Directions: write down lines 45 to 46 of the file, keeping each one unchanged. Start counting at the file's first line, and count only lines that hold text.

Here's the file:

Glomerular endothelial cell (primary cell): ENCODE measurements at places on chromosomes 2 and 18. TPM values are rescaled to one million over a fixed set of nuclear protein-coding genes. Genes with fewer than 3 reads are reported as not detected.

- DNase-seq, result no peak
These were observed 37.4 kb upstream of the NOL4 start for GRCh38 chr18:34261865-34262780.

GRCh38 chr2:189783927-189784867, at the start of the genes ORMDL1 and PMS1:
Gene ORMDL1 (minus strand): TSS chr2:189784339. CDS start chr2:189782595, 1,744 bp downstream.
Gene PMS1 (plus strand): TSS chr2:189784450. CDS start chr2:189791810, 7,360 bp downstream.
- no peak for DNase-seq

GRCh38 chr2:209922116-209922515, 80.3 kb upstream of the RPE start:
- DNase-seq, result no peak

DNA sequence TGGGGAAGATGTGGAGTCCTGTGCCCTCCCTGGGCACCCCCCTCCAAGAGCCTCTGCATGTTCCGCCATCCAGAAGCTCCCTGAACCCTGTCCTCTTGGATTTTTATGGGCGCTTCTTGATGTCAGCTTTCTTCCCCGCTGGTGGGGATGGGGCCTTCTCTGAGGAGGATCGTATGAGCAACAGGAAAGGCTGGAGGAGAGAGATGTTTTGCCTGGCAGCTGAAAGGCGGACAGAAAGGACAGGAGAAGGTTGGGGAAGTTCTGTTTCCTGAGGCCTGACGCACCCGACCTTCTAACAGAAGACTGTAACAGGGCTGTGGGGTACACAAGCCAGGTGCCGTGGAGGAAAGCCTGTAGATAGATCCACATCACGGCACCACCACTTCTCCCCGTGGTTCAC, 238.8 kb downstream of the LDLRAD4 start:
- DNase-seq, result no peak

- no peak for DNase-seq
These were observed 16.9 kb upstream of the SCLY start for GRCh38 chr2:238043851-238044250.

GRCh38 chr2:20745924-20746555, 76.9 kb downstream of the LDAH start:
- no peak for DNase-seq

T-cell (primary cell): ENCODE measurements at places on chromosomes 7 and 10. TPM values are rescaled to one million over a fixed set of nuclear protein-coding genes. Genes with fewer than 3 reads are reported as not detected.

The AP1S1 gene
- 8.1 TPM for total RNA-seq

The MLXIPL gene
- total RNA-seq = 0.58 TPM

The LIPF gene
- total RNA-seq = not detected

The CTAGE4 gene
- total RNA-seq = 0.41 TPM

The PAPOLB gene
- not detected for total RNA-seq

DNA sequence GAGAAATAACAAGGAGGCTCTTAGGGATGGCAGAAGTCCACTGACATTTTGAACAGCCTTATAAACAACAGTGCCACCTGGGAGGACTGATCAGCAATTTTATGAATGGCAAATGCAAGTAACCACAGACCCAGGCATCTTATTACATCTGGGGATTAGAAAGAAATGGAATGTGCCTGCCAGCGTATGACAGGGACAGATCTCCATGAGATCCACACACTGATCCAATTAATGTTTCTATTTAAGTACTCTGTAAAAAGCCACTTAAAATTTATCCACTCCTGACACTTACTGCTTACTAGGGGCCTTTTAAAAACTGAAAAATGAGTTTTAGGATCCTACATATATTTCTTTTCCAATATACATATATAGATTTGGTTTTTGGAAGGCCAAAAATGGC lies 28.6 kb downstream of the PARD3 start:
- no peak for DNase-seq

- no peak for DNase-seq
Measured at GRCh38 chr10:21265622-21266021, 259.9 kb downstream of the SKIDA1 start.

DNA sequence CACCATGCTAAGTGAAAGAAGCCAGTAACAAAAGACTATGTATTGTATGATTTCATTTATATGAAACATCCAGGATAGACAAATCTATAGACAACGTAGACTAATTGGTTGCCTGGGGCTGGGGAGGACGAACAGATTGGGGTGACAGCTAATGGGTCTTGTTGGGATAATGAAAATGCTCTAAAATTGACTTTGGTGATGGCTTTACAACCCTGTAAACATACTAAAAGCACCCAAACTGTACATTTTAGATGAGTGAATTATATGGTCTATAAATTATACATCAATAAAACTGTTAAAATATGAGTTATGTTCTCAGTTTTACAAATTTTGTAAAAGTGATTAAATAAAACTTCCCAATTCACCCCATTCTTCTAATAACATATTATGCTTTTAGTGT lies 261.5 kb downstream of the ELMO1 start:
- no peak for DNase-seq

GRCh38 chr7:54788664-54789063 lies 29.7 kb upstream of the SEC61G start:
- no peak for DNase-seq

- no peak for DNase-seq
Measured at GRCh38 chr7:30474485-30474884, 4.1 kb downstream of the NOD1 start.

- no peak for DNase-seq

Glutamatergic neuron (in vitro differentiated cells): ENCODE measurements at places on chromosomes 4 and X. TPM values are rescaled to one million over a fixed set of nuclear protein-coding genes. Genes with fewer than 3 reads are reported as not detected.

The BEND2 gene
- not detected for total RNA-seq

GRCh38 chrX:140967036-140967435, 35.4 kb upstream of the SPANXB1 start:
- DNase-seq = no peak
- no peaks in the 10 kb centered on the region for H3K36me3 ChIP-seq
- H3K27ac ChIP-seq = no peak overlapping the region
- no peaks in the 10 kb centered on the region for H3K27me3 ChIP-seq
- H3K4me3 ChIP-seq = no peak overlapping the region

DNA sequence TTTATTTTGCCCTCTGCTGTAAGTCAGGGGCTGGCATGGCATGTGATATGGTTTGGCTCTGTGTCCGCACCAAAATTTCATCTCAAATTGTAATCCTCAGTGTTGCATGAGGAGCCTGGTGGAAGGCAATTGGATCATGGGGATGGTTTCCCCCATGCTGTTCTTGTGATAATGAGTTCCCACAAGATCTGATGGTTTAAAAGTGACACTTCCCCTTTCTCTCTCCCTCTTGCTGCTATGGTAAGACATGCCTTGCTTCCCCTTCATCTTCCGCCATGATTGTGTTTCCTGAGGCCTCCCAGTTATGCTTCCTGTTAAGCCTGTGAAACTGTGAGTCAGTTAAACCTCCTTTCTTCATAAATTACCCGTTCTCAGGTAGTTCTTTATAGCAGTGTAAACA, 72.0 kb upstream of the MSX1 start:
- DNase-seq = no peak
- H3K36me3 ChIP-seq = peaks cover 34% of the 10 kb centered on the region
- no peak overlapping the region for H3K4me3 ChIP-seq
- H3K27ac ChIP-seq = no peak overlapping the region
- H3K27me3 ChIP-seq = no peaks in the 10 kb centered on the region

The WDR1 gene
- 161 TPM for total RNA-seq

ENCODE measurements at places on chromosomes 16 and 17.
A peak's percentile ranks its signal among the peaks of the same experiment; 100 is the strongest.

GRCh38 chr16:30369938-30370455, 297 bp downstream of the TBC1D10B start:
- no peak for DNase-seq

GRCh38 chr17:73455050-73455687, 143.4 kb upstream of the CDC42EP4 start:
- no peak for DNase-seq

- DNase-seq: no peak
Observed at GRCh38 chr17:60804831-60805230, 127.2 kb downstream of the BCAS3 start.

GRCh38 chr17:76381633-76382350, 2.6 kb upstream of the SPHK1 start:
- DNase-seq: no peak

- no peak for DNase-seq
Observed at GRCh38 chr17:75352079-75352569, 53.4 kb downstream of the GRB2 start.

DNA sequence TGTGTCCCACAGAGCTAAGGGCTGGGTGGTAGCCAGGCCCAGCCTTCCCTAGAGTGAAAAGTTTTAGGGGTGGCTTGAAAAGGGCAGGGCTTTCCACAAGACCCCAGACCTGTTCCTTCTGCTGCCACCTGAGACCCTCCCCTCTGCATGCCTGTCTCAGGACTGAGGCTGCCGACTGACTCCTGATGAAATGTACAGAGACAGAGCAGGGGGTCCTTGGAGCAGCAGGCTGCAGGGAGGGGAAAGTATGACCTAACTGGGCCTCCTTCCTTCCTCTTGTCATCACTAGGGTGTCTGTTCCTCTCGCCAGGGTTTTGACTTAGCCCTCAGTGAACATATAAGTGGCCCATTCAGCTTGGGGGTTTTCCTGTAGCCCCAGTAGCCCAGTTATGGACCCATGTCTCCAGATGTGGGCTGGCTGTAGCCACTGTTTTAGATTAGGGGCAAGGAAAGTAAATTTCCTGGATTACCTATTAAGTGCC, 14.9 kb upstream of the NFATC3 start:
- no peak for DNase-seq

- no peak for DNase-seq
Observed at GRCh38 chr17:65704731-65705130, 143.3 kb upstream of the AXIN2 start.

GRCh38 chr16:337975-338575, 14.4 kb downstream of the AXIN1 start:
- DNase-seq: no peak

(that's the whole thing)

- no peaks in the 10 kb centered on the region for H3K27me3 ChIP-seq
- H3K4me3 ChIP-seq = no peak overlapping the region